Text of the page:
Archive of films Two Years at Sea / Two Years at Sea
A feature-length return to the domain of Jake Williams, the protagonist of This Is My Land. The captivating black-and-white portrait embraces both the intriguing hero and his poetic surroundings, which have a language of their own – like people, objects have a history. And when the history is shared, the possibilities are endless.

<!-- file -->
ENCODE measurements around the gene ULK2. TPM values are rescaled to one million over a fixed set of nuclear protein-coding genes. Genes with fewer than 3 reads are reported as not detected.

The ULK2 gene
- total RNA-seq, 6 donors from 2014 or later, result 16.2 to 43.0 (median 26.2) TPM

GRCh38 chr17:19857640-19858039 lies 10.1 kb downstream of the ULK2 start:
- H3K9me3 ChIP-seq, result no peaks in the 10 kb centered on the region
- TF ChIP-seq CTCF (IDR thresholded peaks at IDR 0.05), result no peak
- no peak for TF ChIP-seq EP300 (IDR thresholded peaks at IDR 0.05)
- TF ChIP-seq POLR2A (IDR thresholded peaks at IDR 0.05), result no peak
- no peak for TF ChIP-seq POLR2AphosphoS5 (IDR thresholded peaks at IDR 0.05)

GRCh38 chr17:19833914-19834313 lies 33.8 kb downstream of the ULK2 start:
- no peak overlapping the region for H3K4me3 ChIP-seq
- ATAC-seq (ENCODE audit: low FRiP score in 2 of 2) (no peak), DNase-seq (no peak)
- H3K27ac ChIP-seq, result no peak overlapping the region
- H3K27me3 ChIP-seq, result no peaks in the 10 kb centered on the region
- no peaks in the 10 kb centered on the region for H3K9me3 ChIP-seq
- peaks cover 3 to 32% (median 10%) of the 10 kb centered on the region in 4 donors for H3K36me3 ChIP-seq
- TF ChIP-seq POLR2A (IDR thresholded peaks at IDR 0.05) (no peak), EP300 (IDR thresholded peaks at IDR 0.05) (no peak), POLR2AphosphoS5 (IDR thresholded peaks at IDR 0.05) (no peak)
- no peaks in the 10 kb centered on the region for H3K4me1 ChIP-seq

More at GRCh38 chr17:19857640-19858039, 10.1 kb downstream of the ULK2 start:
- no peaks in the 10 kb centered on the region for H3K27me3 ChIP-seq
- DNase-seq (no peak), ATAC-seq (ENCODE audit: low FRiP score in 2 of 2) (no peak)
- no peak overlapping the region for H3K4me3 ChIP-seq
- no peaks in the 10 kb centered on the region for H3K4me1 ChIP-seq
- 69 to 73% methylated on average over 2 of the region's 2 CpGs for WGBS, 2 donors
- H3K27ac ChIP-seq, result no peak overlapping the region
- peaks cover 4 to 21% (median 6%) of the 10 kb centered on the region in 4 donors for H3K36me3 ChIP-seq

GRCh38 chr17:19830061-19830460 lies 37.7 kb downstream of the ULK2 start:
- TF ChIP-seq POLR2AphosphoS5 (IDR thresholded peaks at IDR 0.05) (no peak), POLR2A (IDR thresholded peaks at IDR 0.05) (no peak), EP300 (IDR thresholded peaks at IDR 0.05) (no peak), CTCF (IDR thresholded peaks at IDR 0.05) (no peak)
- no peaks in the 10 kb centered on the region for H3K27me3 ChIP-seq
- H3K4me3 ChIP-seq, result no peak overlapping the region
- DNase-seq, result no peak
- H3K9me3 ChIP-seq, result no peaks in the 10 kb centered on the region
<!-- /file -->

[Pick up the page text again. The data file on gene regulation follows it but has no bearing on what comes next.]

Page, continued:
When’s the last time you read a book for so long that the fire burned out? Jake Williams, protagonist of the short film This Is My Land, lives alone in Aberdeenshire defying the pressures of social convention, and this is where Ben Rivers returned to shoot his feature-length debut. The strong black-and-white film limns a taciturn, double portrait – of a man unafraid to follow his radical dream, and of the incredibly magical place he inhabits with just his cat. The director follows Williams with great consistency, although he doesn’t shrink from staged situations that produce highly natural results. Whether Rivers is shooting a long take of the protagonist sitting on a homemade raft or of dusty bottles on a shelf, he manages with each moment to speak more cogently than if we’d read Williams’ biography. Interposed photographs, apparently of Jake’s past, offer the only smatterings of information, but in no way do they disrupt the enigmatic depiction of his current life. And that life is controlled by its own pace and by the passage of time he himself dictates, the attractions of which are all the greater as the pressures to conform to contemporary Western civilization become ever more unpleasant. "Jake is very outspoken about not being called an eccentric. He always says it’s very eccentric to decide to go to an office from 9 am to 6 pm, five days a week,” Rivers says of the man.